Partly by a process of 'transcodification' - the replacement
of one code or set of codes, in this case visual ones, by another,
in this case auditory, the code of speech.
(Crisell 1986 p.138)
- For myself, I read this straightforwardly as a restatement
of Aristotle's 'mimesis' or imitation, applied both to 'pure'
radio drama and to its many transpositions from fictional works
in other media. It is radio drama's mimetic shortfall, its limited
mimesis, that allows the listener so much scope for individual
expressiveness. Frances Gray vividly sites the radio drama experience
within the listener:
The stage of radio is darkness and silence, the darkness of
the listener's skull. On it the dramatist can bring anyone or
anything without the trouble and expense of a scenic artist.
.... The process of building it is simple; the words are spoken,
and we become designers, producers, scene shifters, and the theatre
(Lewis 1981 p.49)
- Gary Ferrington extends the analogy to the 'movie' in the
An effectively designed audio work may facilitate a listener's
integration of life-based experiences into a 'movie' created
within the 'theater of the mind'. Each individual becomes his
or her own movie director with no two people having the same
(Ferrington 1993 in the section 'Theater of the mind')
- 6. Radio drama's frame
- Both 'stage' and 'movie' are useful concepts, I find, - for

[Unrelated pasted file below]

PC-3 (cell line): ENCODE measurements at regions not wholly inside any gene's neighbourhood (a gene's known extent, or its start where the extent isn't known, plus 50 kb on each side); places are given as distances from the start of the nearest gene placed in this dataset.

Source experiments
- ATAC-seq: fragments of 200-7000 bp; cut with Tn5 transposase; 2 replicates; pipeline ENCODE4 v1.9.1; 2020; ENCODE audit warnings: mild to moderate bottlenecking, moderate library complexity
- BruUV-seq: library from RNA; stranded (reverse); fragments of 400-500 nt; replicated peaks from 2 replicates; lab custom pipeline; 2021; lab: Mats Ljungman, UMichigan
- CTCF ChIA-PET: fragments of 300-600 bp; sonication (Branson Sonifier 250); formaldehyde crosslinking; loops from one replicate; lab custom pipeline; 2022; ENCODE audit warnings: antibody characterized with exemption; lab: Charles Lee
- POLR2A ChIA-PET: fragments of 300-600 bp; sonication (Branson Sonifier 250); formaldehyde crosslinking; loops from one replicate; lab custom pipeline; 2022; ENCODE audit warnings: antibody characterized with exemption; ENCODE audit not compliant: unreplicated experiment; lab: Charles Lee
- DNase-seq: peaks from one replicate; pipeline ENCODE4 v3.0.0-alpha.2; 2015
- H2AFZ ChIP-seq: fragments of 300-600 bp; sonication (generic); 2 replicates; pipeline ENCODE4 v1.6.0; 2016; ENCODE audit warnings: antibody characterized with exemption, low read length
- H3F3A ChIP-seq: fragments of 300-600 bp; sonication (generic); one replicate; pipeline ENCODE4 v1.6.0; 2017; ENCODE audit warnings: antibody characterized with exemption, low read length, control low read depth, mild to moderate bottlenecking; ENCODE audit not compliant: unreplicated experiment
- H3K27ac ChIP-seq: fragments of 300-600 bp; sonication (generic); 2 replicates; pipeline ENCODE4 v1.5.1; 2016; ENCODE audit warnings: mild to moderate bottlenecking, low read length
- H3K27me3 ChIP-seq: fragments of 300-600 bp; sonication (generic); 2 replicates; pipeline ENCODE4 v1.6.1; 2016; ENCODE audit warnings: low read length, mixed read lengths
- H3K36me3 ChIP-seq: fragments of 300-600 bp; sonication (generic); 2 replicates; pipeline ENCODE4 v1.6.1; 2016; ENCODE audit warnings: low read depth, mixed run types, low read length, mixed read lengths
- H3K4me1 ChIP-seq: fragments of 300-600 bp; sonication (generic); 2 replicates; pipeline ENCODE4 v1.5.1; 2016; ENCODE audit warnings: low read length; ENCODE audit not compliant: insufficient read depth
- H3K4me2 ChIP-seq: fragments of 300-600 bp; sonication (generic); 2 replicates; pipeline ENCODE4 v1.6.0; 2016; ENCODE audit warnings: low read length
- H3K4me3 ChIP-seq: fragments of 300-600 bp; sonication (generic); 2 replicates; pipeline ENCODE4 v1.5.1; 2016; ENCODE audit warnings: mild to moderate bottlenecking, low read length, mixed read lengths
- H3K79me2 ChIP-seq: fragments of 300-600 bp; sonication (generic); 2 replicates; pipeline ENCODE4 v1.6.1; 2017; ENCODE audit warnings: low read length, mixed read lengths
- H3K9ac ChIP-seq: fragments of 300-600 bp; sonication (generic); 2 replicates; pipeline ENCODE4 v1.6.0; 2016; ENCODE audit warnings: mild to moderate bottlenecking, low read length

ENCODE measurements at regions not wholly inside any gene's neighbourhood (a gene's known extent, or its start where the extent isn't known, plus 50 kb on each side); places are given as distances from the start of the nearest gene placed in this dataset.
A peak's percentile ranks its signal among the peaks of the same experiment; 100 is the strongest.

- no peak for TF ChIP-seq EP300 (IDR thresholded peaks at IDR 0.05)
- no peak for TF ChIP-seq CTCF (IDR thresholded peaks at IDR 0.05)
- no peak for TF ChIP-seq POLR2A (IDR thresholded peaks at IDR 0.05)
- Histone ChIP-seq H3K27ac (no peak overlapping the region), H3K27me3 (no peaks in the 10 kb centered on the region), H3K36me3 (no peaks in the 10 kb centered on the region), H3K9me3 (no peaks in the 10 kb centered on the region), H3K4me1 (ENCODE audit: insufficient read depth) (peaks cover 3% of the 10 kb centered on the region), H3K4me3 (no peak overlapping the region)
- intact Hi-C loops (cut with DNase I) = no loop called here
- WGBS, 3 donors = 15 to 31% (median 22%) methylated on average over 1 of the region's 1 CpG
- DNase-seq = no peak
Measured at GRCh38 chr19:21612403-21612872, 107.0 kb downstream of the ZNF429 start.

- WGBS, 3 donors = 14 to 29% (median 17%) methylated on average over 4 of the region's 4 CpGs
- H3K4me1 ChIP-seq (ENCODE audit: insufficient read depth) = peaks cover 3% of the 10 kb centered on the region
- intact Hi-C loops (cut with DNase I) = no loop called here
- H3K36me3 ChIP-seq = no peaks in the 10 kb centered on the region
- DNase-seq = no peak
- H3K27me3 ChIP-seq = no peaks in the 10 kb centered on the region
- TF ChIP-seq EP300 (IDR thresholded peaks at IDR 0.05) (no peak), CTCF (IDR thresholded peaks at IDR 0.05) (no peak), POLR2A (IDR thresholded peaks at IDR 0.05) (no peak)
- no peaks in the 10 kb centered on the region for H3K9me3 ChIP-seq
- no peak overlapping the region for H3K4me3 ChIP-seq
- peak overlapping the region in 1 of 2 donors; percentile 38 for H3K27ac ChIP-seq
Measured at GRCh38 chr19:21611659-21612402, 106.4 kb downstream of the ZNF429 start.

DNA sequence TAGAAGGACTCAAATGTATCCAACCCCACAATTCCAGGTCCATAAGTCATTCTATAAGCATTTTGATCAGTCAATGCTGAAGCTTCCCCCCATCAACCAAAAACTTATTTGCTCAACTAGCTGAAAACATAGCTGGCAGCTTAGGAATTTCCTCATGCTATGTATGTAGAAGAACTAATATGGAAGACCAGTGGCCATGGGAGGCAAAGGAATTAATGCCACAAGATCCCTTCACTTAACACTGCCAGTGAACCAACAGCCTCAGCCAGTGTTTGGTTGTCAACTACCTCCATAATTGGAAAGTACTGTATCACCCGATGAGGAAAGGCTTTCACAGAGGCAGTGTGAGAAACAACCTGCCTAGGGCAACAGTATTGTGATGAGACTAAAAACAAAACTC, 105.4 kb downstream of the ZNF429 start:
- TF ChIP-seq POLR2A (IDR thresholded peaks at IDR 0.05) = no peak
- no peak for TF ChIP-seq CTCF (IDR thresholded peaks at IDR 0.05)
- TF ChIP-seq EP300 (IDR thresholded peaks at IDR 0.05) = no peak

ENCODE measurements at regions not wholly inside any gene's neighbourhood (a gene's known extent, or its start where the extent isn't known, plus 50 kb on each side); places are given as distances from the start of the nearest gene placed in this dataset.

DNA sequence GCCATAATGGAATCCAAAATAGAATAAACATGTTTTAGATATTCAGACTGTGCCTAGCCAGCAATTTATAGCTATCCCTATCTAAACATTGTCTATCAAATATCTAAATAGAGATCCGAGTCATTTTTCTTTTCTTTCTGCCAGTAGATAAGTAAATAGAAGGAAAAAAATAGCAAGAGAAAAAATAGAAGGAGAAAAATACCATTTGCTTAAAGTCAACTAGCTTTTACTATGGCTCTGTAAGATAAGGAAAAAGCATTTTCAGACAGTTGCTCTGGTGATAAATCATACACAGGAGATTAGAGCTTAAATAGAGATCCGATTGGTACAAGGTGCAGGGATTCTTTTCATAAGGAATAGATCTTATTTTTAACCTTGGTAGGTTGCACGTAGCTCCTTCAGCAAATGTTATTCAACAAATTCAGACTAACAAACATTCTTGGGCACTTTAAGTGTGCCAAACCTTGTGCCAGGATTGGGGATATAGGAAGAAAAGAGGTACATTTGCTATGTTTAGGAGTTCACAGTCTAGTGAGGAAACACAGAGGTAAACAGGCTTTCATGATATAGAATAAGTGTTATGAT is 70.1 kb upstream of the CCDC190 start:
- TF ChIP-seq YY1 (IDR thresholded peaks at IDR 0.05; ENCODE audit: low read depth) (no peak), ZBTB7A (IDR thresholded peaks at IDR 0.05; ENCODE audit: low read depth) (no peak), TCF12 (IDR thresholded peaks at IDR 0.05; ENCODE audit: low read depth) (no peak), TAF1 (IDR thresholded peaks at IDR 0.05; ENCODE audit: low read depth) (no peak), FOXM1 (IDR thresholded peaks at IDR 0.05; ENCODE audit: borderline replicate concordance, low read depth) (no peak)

all performance is within frame boundaries, whether the proscenium
arch, the medieval 'platea' or place, the space, or in the case
of film, the borders of the screen, on-screen and off-screen.
The problem for radio drama is where may we define its frame
limits? Are these in relation to its sound space, or the listener's
space, its fictional time-space, and indeed, is the very term
'frame' justified? Where is that auditory space specific to radio
drama and its listener, - just as cinema and the theatre have
their visual and sound spaces? Where does the listening happen?
- Let me begin with the issue of film's onscreen-offscreen
sounds - sound 'on' emitted from within the frame and sound 'off'
emitted from outside the frame. Chion devotes substantial discussion
across his four books to this as a leading topic, and he contends
that in film overall, 'there is no soundtrack' (Chion 1994 p.39)
as 'each audio element enters into simultaneous vertical relationship
with narrative elements contained in the image' (ib p.40). He
states for film that 'Spatially speaking, a sound and its source
are two different entities' (Chion 1994 p.79), as the 'sound
or its cause' may be onscreen or offscreen.
- 7. Sound 'in' and 'out'